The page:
your slave,
    your palm leaf, arched over you like Desire's own angel"

    Preach on, sister! Great piece!

  7. I love this part...
    " Now, we are together forever,
    like bone and limb
    the closed and golden gates of your almond eyes.

    I am more than content to be your courtesan,
    your slave, "

    I guess Bosco is your boss...tee..heh

  8. As light as a ghost's fingers on a cotton ball. Beautiful.

  9. There is something to love in every stanza of this poem.
    The first is so telling. What can a humble merely human being offer someone who has everything? It sets up the big question of the entire poem.
    The second: Oh, I love the way you introduce the idea of nesting: the rings within beaks within tiger's mouth within a lime, halved.

    Then the bird imagery, the sleep, those 6 Novembers spent waiting, and on and on until the last wonderful lines.

    How could a reader not feel replete after such a poem?

  10. "After six Novembers and a single Spring"

    That's the line that had me tearing my hair. That entire stanza just slays me.

    And, where did you get that picture of me? Ha ha!

  11. Soooooo...where does one start with this one? I would say this piece is well constructed and yet has enough room to let the reader meander. Your pacing gives me time to explore those vivid images and let the impact of your words break my heart.

    There is so much I like here...I will try to keep my comments brief: The imagery used in your second stanza: tigers from limes, birds from tigers,ring from birds certainly reminded me of nesting dolls in the way each thing emerged fromthe next. I really appreciated that scenic detour.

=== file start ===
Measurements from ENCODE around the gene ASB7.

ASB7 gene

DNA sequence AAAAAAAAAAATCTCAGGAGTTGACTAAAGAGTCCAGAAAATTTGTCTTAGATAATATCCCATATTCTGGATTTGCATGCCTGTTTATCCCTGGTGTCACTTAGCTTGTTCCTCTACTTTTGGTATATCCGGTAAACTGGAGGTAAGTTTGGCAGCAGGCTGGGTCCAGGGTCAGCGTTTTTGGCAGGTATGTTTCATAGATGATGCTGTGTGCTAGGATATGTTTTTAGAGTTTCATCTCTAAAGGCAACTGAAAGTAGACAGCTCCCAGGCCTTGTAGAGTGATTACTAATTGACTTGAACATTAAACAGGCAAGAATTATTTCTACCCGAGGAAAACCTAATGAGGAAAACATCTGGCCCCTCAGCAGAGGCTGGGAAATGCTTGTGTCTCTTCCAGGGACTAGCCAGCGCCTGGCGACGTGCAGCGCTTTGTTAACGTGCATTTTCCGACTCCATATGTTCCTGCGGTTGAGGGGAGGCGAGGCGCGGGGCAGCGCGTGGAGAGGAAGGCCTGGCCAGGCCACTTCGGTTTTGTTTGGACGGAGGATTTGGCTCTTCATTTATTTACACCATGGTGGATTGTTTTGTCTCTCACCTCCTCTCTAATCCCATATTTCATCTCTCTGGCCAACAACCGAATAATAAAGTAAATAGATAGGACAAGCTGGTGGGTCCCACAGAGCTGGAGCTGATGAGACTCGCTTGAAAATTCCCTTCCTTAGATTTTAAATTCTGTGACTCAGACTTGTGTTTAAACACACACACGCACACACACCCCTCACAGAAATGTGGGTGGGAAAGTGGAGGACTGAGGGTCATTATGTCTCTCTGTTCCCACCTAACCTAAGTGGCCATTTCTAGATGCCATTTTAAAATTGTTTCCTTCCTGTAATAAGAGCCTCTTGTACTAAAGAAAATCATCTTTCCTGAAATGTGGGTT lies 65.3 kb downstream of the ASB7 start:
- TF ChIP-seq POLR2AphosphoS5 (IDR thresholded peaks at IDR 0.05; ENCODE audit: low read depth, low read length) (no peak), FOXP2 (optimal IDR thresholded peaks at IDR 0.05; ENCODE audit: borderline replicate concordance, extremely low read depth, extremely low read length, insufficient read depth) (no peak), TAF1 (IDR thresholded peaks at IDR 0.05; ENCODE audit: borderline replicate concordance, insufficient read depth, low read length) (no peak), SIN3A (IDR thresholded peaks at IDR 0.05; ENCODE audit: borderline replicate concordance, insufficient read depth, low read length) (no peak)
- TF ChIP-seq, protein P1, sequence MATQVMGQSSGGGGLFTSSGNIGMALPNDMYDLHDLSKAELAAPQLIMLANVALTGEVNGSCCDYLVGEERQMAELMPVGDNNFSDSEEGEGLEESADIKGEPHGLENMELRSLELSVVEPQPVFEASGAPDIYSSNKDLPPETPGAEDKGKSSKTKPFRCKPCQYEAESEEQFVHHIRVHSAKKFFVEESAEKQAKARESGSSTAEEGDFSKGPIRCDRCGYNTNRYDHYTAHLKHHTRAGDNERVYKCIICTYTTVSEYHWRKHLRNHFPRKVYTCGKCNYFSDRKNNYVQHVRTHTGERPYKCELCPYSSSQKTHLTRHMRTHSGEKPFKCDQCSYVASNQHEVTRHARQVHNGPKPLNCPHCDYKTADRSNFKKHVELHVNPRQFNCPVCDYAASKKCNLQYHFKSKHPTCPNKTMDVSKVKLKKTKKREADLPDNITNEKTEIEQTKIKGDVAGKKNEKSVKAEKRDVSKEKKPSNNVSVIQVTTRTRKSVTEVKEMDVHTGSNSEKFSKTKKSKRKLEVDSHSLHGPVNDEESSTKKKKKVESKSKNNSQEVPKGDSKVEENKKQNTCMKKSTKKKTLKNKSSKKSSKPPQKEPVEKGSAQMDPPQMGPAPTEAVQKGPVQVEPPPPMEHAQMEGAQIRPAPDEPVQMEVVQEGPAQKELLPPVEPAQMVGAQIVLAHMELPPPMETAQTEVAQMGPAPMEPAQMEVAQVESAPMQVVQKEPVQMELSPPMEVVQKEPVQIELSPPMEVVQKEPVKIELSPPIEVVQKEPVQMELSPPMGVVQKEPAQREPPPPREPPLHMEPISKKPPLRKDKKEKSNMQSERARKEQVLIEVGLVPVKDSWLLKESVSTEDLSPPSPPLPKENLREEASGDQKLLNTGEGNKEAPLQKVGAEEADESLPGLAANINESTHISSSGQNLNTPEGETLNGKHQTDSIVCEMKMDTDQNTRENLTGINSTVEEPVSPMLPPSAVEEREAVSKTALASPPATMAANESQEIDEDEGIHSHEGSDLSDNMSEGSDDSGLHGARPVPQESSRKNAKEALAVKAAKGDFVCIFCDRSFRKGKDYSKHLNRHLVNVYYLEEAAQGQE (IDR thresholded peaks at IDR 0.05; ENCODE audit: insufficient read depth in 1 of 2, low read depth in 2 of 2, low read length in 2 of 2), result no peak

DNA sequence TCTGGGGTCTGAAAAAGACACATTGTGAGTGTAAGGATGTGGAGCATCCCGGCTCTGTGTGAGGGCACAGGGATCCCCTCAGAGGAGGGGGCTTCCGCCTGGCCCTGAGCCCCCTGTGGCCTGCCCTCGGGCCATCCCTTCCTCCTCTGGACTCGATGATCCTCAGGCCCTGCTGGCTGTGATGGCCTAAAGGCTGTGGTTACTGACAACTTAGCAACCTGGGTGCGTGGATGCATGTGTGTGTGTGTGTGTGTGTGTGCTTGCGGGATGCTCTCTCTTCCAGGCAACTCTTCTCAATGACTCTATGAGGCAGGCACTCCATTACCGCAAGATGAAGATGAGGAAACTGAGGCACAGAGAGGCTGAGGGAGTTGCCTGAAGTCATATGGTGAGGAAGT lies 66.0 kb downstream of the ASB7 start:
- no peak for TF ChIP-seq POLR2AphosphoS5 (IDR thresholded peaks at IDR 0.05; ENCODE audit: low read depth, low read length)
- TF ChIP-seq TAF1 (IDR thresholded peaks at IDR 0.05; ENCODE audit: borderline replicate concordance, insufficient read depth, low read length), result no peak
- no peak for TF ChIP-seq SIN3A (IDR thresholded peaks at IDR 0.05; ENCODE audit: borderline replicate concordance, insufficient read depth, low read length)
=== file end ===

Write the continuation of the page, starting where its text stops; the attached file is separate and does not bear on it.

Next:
I also loved "the smile as constant as any equator"....though I did get tripped up with the "any" equator. According to Wiki earth only has one, but that don't mean your poem is set on earth, right. Far as I know this is a separate planet where springs happen only after six novembers :) I just wanted to call out that phrasing in particular "as any equator" and how it added a little sci-fi other worldedness for me.

    For some reason, the line that really hit it home for me was "but if you dismiss me, all the matryoshkas of our union will break." That line was delivered so deftly and without any grandstanding that I gasped when I read it.

    As a small aside, I found it strange and telling that the narrator had to explain Medusa's vanity in the poem, that it was her hair. I kind of like the ambiguousness just Medusa's vanity, but I like to be left with tiny mysteries like that. I can see why you would draw your reader to specificness of hair.

    Beautiful turn in the last verse, the language turned inside out from flowing and unfurling to a clenched fist of realness to my gut. Well done and viva la

  12. Your image tells such a story in itself. She wear long hair over her face and a furry coat bundled up to her neck. Her head is tilted downward, and her eyes glancing upward. If I saw her in a store, I would immediately think she was being abused. She's beautiful, but she has to hide herself, protect herself, build the layers around her core so that whoever hurts her can't touch the innermost part---the baby Matryoshka. I'd hardly call this a fable. Everything about her is glass. The dolls. The porcelain skin. The fair hair. She is so very breakable. She is afraid of, and yet curious about, the person holding the camera. And then there are the shelves. She is on display, like the dolls. And I see a gap. Some of her pieces have been taken.